6. Meet with your MP to discuss the way cows are transported for slaughter.

They are crammed onto lorries and ships for journeys that can be 1,500 miles long. Many collapse in hot weather or freeze in sub-zero temperatures. Cows who are too lame to walk when they reach the abattoir are often dragged to their deaths by ropes or chains.

7. Don’t buy betta fish.

A PETA US investigation revealed that betta fish are often transported from dealers to pet shops in tiny plastic bags stuffed into cardboard boxes. These sensitive animals can be jostled around for days, often from one end of the country to the other. Help spread the word, and encourage others to let fish live in peace in their natural homes and not to support pet shops that sell them.

8. Never patronise pet shops.

NL pet trade_birds transport
In an investigation released by PETA Germany, harrowing conditions of neglect were witnessed alongside cannibalism, untreated injuries, and tiny barren cages. Animals bred for the pet trade are torn away from their mothers, packed into crates, and shipped for hundreds of miles in lorries or airplanes, often without adequate food, water, or ventilation. Every penny spent at a pet shop supports this abuse, so buy your animal-care supplies only at stores that don’t sell animals or online, and always adopt from animal shelters.

9. Refuse to attend circuses that use animals.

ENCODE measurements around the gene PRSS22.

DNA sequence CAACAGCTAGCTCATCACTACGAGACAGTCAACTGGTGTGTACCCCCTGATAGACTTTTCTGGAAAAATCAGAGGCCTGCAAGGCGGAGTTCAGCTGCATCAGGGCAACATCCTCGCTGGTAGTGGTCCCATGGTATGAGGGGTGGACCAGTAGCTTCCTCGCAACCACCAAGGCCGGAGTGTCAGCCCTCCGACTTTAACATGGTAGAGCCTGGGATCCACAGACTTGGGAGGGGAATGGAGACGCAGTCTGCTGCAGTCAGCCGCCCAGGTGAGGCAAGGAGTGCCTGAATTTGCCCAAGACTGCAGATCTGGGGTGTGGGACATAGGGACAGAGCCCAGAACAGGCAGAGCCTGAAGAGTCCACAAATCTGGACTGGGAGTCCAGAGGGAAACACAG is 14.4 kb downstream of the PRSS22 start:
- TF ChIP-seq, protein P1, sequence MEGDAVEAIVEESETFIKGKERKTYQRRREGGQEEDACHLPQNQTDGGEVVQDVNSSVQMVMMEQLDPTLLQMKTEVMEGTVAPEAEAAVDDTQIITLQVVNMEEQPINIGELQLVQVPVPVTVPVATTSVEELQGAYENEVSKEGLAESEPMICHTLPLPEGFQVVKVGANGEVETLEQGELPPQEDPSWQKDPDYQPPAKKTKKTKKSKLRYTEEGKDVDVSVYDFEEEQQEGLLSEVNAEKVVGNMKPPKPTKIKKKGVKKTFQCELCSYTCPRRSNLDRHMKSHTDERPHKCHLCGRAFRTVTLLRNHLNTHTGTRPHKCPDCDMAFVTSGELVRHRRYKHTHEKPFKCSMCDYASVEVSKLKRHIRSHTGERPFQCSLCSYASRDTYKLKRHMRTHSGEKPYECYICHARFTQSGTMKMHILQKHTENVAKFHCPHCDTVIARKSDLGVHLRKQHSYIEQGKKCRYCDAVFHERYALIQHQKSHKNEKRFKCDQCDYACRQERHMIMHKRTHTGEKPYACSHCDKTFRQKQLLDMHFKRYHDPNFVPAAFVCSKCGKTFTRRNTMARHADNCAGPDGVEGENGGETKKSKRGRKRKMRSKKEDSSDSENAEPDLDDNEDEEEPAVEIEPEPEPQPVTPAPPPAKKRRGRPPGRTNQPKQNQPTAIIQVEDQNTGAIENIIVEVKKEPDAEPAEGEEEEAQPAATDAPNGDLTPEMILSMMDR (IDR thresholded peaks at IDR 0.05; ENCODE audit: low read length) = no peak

Forcing wild animals such as tigers, zebras, and camels to perform absurd tricks is an archaic practice that has no place in modern Britain. Animals used in circuses spend most of their lives being carted from one performance to another in “beast wagons” or barren temporary enclosures and may be beaten or punished as part of circuses’ barbaric training methods. The show must not go on!

10. Don’t go to zoos.

Zebra face CC0
Zoos routinely transfer animals among facilities, which is a stressful and terrifying ordeal that often kills them. Transporting giraffes and zebras is especially risky because they’re skittish by nature and try to flee when frightened. Giraffes’ bodies are so fragile that they routinely injure themselves – sometimes fatally – by running into the sides of transport cages in panic.

11. Spread this message far and wide to your family, friends, and colleagues.

There’s no better way to do this than by sharing the news about the Animals Are Not Freight – Day of Global Action on social media. Knowledge is power – let your friends, neighbours, and family members know about this campaign so that we can end the extreme crowding, exhaustion, dehydration, pain, and stress endured by animals in live transport.

Animals who suffer during transport need compassionate people to speak up for them – and your voice can make a difference. For example, thanks in part to individuals who voiced their concern, almost every major airline in the world now prohibits the transportation of primates to laboratories. Let’s make a difference by speaking out against cruelty in the transportation of all animals!